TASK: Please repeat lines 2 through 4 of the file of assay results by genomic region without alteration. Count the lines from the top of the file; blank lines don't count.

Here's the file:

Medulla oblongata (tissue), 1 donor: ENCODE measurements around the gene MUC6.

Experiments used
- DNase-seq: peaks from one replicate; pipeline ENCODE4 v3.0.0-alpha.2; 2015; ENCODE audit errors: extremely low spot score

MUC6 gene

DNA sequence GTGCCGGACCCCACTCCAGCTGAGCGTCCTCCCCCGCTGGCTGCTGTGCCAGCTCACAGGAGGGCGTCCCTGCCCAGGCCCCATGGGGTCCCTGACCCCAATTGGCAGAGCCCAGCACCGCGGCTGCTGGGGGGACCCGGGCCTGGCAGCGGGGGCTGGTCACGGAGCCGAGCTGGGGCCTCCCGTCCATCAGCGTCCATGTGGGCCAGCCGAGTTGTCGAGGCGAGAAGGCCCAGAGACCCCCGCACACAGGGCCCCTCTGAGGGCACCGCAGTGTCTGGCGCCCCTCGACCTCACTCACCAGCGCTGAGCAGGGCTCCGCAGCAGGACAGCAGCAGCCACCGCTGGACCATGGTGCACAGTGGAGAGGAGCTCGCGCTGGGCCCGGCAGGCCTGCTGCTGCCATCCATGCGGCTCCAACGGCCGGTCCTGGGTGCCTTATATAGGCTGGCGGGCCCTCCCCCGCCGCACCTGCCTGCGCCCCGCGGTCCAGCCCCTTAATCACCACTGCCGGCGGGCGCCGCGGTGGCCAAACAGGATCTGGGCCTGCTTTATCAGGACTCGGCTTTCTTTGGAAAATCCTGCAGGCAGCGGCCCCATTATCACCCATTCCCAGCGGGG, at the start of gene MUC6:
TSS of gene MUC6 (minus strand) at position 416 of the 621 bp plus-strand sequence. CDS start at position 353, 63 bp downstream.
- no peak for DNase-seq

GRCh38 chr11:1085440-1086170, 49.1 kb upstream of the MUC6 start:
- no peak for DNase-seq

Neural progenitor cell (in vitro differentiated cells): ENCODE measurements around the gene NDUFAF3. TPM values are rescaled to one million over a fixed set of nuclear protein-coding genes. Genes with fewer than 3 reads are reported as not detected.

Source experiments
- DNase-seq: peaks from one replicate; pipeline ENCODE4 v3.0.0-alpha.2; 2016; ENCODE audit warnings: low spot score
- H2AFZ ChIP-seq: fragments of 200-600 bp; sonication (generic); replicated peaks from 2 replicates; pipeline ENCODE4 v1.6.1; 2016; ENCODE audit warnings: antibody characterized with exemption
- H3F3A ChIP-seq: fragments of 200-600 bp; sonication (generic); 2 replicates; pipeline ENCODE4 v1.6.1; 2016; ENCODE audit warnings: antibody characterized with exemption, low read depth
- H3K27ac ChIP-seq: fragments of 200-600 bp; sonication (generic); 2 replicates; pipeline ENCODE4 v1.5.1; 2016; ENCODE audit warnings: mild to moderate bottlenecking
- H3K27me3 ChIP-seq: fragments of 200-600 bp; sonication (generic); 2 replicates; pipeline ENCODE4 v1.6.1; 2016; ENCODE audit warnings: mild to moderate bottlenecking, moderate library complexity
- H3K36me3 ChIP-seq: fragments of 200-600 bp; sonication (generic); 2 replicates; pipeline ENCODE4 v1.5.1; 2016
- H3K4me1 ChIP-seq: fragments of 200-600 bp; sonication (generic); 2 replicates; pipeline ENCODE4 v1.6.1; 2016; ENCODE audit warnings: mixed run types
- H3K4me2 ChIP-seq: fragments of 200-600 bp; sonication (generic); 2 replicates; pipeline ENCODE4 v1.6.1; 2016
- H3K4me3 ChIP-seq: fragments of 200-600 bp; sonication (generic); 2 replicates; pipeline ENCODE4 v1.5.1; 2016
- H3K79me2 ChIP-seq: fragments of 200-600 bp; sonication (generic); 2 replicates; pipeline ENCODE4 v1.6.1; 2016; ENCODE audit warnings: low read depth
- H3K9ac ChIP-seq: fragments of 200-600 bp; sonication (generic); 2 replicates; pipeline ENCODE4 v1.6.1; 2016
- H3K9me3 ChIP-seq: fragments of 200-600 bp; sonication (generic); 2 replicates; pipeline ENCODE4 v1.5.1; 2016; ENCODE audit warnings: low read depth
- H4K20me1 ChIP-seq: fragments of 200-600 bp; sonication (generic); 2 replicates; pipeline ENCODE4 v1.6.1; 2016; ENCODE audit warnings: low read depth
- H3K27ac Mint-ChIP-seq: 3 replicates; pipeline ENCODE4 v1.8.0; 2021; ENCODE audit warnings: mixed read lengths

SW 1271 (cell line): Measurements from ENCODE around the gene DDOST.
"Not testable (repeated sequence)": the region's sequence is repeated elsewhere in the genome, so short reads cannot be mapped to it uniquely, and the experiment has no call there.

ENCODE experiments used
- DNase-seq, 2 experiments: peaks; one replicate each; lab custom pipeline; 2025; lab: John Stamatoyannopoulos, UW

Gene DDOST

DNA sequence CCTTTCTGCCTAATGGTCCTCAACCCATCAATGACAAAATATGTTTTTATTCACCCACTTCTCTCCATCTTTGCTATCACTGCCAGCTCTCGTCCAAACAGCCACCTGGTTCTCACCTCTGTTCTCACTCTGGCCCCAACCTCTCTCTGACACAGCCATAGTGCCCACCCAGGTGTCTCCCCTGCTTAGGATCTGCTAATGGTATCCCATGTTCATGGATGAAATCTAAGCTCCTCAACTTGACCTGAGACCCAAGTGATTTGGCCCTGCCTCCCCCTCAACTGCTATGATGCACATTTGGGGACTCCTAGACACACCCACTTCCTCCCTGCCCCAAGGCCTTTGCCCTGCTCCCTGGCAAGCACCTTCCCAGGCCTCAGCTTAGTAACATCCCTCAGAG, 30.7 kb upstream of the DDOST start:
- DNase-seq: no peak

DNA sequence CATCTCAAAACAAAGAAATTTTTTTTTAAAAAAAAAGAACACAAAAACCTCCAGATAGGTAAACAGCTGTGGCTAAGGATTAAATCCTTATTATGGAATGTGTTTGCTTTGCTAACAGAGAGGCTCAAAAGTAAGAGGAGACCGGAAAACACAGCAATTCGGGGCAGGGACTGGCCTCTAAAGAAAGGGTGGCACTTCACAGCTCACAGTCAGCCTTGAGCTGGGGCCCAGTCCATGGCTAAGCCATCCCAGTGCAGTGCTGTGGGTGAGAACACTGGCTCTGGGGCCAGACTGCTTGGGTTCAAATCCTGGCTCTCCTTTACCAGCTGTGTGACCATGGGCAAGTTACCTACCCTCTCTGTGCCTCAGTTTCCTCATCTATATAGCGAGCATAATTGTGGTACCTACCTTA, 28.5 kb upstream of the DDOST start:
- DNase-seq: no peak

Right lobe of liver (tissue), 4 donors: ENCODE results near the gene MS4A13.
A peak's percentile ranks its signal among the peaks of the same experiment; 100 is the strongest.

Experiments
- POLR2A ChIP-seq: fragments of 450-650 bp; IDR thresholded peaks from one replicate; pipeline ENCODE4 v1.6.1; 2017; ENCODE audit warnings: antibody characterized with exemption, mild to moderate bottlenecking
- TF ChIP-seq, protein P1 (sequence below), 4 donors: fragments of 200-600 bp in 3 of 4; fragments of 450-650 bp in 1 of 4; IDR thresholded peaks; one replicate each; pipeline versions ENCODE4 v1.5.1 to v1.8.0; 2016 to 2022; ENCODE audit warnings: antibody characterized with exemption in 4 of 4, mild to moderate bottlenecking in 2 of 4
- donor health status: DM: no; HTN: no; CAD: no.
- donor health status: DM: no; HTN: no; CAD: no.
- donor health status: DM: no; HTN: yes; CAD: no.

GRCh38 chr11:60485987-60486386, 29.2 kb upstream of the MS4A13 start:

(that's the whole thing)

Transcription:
Experiments used
- DNase-seq: peaks from one replicate; pipeline ENCODE4 v3.0.0-alpha.2; 2015; ENCODE audit errors: extremely low spot score

MUC6 gene